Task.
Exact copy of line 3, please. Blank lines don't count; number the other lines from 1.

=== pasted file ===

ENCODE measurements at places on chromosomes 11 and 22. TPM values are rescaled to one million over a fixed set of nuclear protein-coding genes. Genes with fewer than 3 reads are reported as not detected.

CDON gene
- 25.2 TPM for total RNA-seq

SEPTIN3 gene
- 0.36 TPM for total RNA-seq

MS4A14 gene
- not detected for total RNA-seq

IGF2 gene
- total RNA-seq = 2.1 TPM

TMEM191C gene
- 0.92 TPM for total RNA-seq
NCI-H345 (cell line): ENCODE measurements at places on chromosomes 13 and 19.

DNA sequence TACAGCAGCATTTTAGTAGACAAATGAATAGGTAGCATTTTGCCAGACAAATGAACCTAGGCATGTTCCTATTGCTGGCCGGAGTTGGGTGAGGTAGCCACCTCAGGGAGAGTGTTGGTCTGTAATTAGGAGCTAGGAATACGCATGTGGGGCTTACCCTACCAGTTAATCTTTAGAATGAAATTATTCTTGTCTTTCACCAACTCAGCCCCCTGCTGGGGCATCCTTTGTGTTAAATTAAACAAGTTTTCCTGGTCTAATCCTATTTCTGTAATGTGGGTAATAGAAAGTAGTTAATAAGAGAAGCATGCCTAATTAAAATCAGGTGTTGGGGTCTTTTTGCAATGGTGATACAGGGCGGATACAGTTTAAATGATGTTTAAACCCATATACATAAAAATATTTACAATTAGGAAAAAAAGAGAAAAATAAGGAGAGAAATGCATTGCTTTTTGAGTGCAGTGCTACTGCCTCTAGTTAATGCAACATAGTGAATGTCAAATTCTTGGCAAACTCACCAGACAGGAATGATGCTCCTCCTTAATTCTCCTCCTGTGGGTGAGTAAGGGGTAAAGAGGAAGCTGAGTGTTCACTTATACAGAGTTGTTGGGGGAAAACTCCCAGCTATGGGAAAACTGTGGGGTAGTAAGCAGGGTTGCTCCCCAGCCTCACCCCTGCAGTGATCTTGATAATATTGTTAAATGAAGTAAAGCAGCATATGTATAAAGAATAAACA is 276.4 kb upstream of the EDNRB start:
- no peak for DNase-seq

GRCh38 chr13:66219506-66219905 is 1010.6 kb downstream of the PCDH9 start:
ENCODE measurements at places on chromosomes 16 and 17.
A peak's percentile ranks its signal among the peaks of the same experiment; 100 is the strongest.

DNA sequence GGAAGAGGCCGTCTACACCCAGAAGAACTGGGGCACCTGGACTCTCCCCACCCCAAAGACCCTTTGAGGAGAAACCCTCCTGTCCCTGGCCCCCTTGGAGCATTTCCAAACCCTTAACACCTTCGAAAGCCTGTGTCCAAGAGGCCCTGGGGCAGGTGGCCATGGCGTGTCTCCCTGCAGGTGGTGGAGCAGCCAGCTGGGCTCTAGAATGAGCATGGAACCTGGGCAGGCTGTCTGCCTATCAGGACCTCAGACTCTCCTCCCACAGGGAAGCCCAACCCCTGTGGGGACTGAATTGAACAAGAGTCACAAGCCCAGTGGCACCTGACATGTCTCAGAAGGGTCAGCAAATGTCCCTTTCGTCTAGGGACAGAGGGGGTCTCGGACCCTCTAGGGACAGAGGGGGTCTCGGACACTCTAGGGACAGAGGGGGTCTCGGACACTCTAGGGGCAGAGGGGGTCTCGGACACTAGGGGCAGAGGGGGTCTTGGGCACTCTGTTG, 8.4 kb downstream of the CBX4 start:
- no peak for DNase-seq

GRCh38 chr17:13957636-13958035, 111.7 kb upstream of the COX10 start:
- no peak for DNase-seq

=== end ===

- 25.2 TPM for total RNA-seq